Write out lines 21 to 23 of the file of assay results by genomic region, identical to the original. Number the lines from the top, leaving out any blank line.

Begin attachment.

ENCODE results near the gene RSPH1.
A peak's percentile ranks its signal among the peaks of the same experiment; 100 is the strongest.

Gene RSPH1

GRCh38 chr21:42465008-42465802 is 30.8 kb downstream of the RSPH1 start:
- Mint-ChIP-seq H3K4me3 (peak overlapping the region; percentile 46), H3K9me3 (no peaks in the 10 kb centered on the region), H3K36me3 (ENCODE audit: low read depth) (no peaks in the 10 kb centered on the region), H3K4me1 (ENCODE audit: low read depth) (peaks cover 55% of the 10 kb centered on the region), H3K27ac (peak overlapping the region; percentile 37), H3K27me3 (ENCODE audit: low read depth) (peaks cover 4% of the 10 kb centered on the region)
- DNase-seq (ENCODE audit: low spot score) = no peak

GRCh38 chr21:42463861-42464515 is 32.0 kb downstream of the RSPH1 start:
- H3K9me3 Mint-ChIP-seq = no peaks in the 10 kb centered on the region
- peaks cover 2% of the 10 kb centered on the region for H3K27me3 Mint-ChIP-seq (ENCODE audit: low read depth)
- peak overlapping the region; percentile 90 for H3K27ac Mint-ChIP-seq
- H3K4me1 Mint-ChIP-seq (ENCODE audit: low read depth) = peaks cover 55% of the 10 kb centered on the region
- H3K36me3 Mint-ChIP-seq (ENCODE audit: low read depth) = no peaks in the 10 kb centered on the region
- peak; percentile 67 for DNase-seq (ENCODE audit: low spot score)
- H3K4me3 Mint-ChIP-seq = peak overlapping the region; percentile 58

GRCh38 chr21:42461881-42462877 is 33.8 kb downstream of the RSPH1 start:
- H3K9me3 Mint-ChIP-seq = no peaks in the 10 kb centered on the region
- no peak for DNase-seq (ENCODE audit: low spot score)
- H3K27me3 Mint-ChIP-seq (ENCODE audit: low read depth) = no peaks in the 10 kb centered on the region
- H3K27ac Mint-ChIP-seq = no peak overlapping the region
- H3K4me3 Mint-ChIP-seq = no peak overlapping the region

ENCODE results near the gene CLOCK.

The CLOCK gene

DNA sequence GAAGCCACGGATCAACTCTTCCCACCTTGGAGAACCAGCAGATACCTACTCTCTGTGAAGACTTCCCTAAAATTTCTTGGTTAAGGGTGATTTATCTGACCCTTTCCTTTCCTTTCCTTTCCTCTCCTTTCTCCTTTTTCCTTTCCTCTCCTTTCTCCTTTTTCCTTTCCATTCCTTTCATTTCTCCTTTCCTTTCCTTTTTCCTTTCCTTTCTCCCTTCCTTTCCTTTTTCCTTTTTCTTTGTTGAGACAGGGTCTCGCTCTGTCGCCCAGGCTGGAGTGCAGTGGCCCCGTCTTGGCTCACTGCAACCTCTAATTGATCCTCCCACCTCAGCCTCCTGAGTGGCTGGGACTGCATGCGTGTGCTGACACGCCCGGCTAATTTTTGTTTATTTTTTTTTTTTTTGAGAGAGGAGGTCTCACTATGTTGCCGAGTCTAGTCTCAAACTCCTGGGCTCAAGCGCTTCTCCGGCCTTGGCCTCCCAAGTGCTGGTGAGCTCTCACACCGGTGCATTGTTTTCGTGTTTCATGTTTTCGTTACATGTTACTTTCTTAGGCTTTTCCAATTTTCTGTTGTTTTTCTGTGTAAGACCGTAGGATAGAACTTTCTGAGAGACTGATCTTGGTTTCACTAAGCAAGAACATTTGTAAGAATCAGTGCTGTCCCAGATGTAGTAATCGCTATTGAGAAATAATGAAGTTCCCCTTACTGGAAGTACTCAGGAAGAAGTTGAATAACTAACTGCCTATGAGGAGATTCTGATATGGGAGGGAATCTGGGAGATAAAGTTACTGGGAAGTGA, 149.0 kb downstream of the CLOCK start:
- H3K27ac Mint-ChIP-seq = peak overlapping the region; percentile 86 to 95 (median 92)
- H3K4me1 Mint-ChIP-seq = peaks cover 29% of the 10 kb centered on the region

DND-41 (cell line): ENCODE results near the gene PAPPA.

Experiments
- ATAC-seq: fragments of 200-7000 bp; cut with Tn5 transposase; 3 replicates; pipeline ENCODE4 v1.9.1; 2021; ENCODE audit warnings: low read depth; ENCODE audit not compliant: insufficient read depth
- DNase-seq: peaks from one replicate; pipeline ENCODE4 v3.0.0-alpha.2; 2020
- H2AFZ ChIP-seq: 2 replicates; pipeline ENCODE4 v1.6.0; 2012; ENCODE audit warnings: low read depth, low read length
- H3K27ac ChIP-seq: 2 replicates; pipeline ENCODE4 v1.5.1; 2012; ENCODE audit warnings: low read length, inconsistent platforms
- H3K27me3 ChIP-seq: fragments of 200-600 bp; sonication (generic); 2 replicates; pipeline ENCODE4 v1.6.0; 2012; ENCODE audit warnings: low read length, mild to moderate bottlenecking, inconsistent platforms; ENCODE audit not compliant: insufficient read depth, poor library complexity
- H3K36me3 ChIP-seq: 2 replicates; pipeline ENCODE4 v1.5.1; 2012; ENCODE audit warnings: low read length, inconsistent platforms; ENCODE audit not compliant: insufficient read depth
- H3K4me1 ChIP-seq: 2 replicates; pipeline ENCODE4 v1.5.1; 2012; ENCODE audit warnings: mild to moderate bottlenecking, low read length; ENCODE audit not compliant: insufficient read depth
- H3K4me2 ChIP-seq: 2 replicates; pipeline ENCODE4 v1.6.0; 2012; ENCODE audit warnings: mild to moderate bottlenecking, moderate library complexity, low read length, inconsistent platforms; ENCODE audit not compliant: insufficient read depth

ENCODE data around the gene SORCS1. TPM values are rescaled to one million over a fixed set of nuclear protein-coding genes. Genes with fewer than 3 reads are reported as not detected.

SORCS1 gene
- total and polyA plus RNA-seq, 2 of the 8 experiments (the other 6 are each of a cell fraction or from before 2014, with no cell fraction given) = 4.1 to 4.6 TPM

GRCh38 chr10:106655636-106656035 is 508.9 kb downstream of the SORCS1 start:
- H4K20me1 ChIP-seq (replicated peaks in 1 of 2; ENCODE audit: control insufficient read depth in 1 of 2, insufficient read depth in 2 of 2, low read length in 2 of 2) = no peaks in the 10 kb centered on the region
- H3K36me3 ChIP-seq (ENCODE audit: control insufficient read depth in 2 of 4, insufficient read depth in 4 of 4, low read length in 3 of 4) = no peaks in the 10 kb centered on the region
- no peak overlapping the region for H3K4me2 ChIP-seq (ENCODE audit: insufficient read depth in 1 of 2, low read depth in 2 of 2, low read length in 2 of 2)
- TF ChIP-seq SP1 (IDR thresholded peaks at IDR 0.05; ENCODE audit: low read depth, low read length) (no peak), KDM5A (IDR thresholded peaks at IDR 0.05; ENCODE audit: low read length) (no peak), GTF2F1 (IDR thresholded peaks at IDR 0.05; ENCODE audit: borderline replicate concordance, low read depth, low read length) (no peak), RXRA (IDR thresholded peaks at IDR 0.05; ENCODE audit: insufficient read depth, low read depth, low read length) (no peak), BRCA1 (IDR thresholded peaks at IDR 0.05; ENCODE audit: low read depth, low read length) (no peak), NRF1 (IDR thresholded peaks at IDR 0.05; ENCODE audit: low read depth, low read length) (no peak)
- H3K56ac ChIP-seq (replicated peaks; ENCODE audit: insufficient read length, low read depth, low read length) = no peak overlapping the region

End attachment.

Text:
ENCODE results near the gene CLOCK.

The CLOCK gene

DNA sequence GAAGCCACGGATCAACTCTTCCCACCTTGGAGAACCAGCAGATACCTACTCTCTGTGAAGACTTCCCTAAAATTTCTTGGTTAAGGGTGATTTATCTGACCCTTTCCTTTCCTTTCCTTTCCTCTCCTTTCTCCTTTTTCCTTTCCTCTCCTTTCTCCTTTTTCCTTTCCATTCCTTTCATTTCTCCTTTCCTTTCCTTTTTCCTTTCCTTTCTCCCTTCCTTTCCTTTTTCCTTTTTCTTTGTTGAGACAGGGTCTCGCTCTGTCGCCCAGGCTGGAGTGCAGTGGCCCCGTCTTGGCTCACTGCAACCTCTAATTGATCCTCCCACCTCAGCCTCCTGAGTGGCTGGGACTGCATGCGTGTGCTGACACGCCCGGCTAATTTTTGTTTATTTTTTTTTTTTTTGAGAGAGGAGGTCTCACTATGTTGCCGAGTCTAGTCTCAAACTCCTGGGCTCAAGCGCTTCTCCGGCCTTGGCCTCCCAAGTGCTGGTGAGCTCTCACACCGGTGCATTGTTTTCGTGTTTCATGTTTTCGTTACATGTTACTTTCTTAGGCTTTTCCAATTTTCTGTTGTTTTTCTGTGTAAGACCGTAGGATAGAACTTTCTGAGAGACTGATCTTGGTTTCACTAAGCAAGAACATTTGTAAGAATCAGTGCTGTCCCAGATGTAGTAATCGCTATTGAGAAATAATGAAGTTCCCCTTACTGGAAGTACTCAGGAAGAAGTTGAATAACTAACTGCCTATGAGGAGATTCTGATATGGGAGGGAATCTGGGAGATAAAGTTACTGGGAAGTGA, 149.0 kb downstream of the CLOCK start: